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Avicenna, or Abou-Ali-Alhussein-Ben-Abdallah-Ebn-Sina, the Prince of Arabian Philosophers and Physicians, was born in the neighbourhood of Bokhara, in 910, and died of intemperance, A.D. 1038, after having experienced the vicissitudes of fortune, and being reduced from the post of Grand Vizier to the Sultan Mahmoud to the condition of a fugitive. He wrote "Canorum Medicine"; "De Medicinis Cordialibus "; "Cantica" "Opera Philosophica " &c., of which different versions have been made in Hebrew and Latin. ED.

also drink wine jovially. A sanguineous man will have his food of the best kind, for sanguineous people will seek that which corresponds mostly with their nature. A sanguineous man will also be apt to play, for his blood will have merriment. He will also be fair, from the nature of his constitution, eloquent of speech, apt to acquire all knowledge, arts, and deep systems. He will be poetically inclined, and will delight in imagination, and ambitious projects. He will not easily be instigated to anger; will be of a generous disposition, not covetous, amiable, of an affectionate behaviour, and kindly conduct. He will be of ruddy complexion, for as Avicenna observes, a ruddy complexion of the skin indicates an abundance of blood. It should be of a clear transparent red, not livid red, as is the case with those whose countenances are florid in consequence of drinking to excess, or subsisting upon a vegetable diet; for such a complexion indicates lepra, scurvy, excess of humour and blood. He will sing sweetly and amiably with his voice, he will delight in music, and social intercourse with singers, and with the merry and poetical. He will delight in the harp, and all instrumental music; will be quick and industrious in work, or on errand; he will also be brave and confident from heat of blood, and will be gentlemanly in his deportment from activity of circulation. When uneducated, he will be apt to become conceited of his own parts, as well as cross grained, impertinent and disagreeable, in consequence of the over excited state of the blood. He will be more disposed to fix his mind, and act upon the near than the distant. He will also learn from genius rather than study, and will be satirical and curt in what he says or does. He is apt to laugh and be jolly without reason, save the excited and untameable tendency of the sanguineous temperament.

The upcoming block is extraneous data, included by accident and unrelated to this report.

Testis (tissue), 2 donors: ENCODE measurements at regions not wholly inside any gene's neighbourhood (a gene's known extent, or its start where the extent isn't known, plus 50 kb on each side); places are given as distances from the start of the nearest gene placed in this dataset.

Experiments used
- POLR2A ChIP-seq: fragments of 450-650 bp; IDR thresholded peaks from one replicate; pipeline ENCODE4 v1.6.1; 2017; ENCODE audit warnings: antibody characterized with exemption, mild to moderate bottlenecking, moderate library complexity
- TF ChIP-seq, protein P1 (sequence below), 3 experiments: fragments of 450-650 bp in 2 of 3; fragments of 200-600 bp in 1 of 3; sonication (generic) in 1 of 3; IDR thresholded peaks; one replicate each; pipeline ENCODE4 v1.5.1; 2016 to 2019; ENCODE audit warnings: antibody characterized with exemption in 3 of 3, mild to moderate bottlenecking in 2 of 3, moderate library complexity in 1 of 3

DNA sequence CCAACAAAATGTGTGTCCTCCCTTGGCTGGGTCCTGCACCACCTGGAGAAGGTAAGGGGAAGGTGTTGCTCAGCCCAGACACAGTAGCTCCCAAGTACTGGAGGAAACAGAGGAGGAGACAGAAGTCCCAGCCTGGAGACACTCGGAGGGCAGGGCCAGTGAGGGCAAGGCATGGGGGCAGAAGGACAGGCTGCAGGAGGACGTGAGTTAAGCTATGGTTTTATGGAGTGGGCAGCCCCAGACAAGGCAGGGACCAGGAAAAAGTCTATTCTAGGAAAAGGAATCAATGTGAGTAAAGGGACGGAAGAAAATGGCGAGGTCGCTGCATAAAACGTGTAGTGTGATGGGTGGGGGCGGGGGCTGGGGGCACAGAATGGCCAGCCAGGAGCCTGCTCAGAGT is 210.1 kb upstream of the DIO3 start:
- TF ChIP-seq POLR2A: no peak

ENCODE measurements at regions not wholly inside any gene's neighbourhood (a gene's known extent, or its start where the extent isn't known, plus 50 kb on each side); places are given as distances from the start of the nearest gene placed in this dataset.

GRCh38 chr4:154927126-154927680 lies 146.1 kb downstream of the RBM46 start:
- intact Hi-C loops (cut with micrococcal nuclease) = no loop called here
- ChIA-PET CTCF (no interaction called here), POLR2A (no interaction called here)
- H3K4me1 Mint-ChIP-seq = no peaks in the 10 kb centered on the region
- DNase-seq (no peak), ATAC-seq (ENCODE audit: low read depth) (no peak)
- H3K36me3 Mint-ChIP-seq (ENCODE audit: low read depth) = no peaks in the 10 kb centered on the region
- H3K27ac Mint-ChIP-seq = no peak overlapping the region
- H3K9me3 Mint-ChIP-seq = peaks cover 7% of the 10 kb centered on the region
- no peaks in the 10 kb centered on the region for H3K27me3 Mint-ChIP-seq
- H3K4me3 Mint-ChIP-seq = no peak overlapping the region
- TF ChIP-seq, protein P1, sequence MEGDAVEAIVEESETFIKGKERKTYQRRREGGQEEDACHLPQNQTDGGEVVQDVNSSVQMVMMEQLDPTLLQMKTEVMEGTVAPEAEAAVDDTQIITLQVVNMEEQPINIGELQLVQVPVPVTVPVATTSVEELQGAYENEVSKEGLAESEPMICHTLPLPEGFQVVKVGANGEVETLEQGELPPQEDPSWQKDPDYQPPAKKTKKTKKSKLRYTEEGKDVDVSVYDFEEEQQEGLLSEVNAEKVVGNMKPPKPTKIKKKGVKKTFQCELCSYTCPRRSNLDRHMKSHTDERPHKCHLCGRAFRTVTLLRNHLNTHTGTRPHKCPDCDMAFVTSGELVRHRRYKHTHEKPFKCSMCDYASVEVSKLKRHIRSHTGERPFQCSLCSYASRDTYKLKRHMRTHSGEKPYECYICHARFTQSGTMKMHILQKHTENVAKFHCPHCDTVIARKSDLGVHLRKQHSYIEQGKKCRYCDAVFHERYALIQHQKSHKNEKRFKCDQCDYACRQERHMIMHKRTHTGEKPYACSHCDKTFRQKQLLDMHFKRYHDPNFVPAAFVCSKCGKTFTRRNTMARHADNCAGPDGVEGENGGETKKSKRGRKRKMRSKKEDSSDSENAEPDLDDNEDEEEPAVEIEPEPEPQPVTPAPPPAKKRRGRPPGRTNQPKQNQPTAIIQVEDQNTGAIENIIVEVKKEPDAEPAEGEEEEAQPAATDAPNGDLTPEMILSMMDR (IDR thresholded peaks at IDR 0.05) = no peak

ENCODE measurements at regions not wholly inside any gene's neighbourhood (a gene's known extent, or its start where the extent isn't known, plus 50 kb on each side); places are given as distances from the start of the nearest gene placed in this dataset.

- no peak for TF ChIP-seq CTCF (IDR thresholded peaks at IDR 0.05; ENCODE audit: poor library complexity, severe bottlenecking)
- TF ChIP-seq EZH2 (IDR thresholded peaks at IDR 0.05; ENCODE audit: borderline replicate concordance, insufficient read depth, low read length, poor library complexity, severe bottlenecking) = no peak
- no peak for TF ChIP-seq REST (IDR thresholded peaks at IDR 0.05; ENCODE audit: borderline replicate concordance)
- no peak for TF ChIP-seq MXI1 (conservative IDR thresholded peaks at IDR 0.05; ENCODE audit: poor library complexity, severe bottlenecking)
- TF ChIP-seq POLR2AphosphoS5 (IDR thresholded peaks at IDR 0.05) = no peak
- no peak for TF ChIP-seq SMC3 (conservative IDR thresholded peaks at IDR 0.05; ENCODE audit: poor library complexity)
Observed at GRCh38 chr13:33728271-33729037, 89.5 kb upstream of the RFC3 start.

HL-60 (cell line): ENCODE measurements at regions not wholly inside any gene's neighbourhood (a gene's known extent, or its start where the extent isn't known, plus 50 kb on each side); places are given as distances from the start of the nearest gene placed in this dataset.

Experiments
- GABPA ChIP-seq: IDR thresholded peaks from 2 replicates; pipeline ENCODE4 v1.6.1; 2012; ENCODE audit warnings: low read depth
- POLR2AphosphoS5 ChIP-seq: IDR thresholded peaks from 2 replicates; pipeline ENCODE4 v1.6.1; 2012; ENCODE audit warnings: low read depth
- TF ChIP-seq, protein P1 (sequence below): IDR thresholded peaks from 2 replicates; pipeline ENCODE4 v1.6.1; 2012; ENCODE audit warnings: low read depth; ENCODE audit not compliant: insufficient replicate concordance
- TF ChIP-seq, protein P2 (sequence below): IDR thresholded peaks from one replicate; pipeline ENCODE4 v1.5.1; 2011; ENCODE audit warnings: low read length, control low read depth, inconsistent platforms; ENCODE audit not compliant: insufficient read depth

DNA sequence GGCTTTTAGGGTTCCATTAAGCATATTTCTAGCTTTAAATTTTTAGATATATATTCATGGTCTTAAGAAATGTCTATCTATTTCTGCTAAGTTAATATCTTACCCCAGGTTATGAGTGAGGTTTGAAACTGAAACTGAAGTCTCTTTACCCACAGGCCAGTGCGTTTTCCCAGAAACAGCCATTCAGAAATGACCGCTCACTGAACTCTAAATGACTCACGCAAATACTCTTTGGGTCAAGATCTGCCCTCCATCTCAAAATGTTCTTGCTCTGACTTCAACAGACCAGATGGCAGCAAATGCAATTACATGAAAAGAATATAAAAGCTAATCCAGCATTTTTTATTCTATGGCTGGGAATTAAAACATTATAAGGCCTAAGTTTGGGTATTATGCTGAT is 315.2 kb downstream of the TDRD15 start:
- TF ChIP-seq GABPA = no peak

§ 800. One who is of a phlegmatic temperament will have brown hair, because his constitution is but weak. In the second place, phlegmatic persons will be short and fat,

as their natural strength is not such as to permit them to continue growing. They will be also less energetic than persons of the other temperaments, in consequence of their coldness, which will render them more sleepy also. They will be a prudent people. They will be also idle, and that in consequence of cold, for as heat renders a man light and brisk, so cold makes him heavy and idle; phlegmatic people will also be fat in consequence of bodily impurity. They will also be sluggish in mind, or sleepy, or given to much sleep. If instructed they will be intelligent, and will acquire what will be expected of them; but in consequence of their sluggishness, they will come off but indifferently in all competitive efforts, and will soon succumb. The memory will be bad, and they will not love, but from selfish motives. They will not seek merriment, song, or jollity, and when possessing knowledge, they will be found wanting in genius. But when there is a mixture of the sanguineous in the constitution, then we may often find him a man wise in knowledge, and of strong genius; being patient, long suffering, and discreet. He will not love contention, mimicry, nor flippancy, because he will not love, save what is seemly and substantial.